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Ex-pat 4 Lyfe

travel china \ 2010-06-21

Instead of sitting on a mountain top braving wind and snow and cougers (animal and women) and yetis and taxes, Buddhist monks should be forced to wait on standby for a flight to a destination that does not like being flown to. Patience is not just the name of the game, it is also the name of every action a player in the game can do. Hell, it's the name of the player too.

"I'm sorry, but there's no space on this flight to Tokyo and then on to Shanghai. It's reserved for the huge 100 some person Chinese tour group."

"Oh, ok, when's the next flight that will get me to a hub across the Pacific"

"Hm...12 hours from now. And you'll have to stand in a lot of lines. Upside down. On fire."


If I had to frickin' walk across the Pacific to get to Shanghai I would have. If by walk you mean sit grudgingly on the floor in LAX.

However, in what must have used up the rest of my luck for the rest of the summer, I got on the 12:10am flight, direct to Seoul! It has some of the same letters as Shanghai! Awesome!

Then, after watching the highlights of that day's World Cup games 7 times I finally caught a 9am flight from Seoul to Shanghai. Shanghai was really out in force to welcome me, which means that it was 95 and humid as all get out and I was sweating out of pores I didn't know I had. But I was in Shanghai and Shanghai was in me. Or rather, it was after some delicious food. Such delicacies included frog leg and shrimp pizza and passion fruit ice cream. nom nom nom nom.

The last few days have consisted of a fair amount of wandering around Shanghai (田子方,新天地,南京路) and buying of things (phone, pants, cucumbers, non-perishable milk - you know, essentials). Tomorrow will be my first day without Annie to guide me, but I think I understand the subways well enough by now (Don't jump in front of a moving one: people will get pissed at you for delaying the train). I think I may return to 田子方 (tianzi fang), which is a really artsy place, and take pictures.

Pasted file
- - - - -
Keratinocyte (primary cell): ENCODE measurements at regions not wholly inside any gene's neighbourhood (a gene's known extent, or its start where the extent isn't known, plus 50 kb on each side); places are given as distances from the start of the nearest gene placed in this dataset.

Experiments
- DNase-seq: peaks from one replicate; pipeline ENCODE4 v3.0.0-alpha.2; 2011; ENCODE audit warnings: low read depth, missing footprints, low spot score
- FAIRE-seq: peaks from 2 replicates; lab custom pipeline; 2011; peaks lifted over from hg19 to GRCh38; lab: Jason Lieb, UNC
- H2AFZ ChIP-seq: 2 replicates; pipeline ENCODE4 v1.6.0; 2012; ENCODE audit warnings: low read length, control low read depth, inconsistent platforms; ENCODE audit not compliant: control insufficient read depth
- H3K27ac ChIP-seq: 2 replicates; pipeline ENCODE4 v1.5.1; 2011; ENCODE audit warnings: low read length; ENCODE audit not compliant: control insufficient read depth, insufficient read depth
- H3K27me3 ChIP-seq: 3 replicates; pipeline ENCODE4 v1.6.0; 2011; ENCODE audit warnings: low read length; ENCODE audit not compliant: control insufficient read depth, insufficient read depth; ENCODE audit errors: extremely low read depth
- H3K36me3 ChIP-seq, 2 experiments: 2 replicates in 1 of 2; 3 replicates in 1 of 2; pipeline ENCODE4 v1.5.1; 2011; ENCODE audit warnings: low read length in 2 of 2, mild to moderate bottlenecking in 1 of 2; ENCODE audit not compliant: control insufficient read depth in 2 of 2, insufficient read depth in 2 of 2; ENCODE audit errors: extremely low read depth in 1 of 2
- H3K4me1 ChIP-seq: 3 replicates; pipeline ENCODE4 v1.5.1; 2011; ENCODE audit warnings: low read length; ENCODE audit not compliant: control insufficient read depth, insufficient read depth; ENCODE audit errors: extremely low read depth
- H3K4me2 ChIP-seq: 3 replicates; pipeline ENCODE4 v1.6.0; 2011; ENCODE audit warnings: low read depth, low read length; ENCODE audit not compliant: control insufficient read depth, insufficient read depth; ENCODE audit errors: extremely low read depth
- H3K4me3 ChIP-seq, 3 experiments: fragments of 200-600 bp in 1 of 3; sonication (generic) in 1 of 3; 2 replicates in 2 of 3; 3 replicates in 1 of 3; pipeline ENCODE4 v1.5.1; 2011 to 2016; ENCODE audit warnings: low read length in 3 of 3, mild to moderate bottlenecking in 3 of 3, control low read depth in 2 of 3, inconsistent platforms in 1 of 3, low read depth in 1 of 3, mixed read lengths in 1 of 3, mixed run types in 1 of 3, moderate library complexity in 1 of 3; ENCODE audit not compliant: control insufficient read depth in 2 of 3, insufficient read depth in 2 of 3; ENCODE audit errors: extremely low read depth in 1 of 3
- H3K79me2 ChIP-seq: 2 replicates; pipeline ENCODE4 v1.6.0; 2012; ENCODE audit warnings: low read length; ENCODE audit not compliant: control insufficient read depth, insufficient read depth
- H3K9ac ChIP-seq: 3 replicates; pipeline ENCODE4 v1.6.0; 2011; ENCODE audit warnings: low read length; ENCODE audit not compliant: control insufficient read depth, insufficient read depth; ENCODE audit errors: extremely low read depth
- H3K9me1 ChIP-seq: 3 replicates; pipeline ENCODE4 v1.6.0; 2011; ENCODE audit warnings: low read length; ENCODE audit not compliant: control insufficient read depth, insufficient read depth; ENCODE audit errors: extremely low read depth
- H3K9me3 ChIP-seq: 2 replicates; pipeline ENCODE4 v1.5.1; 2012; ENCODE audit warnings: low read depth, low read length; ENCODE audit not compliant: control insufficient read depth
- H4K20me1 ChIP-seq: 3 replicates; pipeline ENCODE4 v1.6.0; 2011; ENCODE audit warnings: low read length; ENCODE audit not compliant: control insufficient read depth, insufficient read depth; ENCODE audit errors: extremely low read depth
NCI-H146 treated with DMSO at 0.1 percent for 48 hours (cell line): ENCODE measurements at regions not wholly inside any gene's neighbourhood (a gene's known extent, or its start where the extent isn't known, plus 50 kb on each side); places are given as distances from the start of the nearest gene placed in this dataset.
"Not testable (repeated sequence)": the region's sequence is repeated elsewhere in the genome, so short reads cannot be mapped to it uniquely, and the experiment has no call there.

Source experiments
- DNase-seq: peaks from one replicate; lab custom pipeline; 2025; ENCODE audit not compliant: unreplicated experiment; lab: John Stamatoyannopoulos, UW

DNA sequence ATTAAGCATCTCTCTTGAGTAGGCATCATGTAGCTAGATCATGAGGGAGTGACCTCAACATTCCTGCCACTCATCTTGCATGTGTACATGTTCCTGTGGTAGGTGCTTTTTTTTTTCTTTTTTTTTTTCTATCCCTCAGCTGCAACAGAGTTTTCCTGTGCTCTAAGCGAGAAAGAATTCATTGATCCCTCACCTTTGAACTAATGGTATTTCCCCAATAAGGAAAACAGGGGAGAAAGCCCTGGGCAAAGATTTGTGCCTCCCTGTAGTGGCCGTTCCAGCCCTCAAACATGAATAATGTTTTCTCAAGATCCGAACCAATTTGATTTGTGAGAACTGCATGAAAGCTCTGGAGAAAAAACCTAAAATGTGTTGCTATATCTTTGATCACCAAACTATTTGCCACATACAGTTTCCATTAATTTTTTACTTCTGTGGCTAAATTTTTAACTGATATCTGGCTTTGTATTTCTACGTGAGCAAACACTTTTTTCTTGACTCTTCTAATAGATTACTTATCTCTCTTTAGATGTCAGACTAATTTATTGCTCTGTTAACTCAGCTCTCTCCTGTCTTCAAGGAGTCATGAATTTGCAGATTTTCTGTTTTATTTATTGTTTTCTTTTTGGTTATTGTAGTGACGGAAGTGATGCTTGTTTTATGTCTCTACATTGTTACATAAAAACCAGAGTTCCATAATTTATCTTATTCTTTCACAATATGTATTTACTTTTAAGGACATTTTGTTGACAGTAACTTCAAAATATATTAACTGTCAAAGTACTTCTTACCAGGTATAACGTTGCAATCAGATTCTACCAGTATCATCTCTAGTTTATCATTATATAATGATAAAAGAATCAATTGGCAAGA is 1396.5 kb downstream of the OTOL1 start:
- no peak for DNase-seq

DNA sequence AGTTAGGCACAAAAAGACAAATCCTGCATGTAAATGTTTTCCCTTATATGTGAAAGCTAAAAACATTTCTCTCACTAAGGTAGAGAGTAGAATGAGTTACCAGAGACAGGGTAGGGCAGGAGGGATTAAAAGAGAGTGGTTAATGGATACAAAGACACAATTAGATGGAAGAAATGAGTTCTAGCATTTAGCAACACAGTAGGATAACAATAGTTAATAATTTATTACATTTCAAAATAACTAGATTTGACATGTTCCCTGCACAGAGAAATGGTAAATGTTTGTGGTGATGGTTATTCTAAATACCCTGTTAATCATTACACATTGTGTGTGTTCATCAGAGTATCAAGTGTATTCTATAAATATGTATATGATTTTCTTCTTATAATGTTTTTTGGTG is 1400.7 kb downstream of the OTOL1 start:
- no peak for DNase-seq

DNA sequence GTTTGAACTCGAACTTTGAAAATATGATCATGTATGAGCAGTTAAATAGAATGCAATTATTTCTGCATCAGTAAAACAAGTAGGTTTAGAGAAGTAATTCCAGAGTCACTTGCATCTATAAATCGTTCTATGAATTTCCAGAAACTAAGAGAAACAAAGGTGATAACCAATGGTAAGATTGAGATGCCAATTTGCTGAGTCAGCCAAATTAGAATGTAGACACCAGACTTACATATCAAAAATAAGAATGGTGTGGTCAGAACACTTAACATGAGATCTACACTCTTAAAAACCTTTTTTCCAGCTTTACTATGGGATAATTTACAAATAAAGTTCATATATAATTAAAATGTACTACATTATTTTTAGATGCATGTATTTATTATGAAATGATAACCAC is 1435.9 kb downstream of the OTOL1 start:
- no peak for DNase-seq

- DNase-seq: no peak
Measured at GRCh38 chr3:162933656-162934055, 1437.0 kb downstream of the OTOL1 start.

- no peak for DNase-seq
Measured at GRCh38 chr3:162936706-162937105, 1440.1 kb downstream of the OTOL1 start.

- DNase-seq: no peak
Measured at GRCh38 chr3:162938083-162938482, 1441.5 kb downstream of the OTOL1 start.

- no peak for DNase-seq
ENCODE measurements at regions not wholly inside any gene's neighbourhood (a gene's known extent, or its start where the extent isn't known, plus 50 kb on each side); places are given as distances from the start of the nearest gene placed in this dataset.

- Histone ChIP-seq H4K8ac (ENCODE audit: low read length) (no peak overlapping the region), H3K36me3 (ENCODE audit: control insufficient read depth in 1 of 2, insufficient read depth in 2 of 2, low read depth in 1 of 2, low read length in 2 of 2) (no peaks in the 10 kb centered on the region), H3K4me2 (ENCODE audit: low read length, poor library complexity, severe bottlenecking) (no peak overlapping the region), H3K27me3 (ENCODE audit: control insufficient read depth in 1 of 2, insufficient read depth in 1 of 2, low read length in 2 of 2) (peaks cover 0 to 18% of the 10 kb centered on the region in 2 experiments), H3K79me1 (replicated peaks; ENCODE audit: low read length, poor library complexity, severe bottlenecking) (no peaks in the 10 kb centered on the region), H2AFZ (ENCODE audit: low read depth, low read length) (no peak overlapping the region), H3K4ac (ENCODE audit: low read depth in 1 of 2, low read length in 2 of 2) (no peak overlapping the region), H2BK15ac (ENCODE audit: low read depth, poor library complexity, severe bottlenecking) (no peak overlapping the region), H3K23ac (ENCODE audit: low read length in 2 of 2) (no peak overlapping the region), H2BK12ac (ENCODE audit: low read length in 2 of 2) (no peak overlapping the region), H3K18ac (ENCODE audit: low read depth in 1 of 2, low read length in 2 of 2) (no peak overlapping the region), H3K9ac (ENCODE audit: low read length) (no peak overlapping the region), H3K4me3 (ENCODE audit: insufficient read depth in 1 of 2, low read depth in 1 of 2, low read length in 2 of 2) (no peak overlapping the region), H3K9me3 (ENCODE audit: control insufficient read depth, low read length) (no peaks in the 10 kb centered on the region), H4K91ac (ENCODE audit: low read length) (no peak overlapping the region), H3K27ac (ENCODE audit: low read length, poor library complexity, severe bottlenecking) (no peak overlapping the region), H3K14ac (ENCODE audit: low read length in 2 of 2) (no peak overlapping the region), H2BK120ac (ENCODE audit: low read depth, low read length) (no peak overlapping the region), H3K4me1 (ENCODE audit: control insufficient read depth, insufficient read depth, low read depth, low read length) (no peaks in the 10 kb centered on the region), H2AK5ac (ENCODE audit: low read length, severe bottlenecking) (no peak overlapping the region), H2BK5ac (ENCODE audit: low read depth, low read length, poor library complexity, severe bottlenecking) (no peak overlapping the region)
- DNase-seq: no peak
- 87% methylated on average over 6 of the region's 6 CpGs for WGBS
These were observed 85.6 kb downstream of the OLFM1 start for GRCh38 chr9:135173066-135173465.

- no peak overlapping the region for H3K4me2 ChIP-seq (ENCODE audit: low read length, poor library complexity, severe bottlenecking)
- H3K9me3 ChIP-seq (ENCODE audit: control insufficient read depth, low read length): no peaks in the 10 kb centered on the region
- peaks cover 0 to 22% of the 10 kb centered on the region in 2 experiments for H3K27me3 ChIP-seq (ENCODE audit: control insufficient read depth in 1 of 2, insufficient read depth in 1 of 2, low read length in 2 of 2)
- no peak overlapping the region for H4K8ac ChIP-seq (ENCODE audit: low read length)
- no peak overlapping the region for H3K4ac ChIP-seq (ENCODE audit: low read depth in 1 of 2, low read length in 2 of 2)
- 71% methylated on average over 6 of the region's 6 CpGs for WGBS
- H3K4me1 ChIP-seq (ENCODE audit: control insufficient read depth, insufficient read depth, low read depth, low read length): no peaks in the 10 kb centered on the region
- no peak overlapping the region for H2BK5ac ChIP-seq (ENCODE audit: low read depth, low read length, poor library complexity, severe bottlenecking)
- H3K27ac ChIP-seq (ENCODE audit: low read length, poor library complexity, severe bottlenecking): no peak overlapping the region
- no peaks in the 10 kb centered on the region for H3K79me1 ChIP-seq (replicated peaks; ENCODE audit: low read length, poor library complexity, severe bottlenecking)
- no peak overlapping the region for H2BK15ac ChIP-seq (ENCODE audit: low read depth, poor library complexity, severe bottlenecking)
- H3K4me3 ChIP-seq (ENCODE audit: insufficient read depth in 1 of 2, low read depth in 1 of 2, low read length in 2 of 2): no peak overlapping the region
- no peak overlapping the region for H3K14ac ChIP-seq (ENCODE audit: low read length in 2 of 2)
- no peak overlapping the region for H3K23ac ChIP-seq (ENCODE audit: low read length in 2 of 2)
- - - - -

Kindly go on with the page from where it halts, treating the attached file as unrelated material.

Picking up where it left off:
Hopefully I won't look as ex-pat tomorrow as I did today. After meeting up with Huang Gege (Annie's sharing-a-wall-bor) and buying some books in the giant 7 storey book store, we decided to show Huang Gege a taste of America. And what better way to show a 20-something man from Shandong what America is like than a hamburger! Not just any hamburger, but an ex-pat hamburger. Close your eyes and imagine with me: you're walking down a Chinese street and all of a sudden you see more white skin than you've seen since taking a shower (unless you tan on a nude beach?...or aren't white?). Bam. Malone's. You enter. Smoke fills your nostrils cough cough A woman gives you a sultry look. You realize it's actually to the man standing behind you. You return her look anyways. You go upstairs. No seats. You go downstairs. No seats. You start coughing as a stange European man wearing too much make-up and capris blows smoke rings in your face. You go upstairs. Score, seats, however there are only two chairs. You ask a drunk looking man for the chair next to him. He peevedly rebuffs you. The asian girl in your party asks him. He generously offers her the seat. Jerk. At last: ex-pat heaven.

The burger you've been longing for since - well, you actually haven't been craving a burger. You actually kind of wanted to go out for like...Yunnan food or...eggplant. You've been craving eggplant for awhile, actually. - arrives. 12.50USD of delicious kraft cheese and flavorless beef. You are an American in Shanghai. Life is good.

But yeah, seriously. Kraft cheese on a 12 dollar burger? I could learn to raise cows, slaughter them, make cheese, buy a grill, and make a burger for cheaper than 12.50. It was an experiance, that's for sure. But if I ever suggest to "try out the ex-pat life," shoot me in my 百威 (bai wei - Budweiser).

Tomorrow also involves going out to eat...FROGS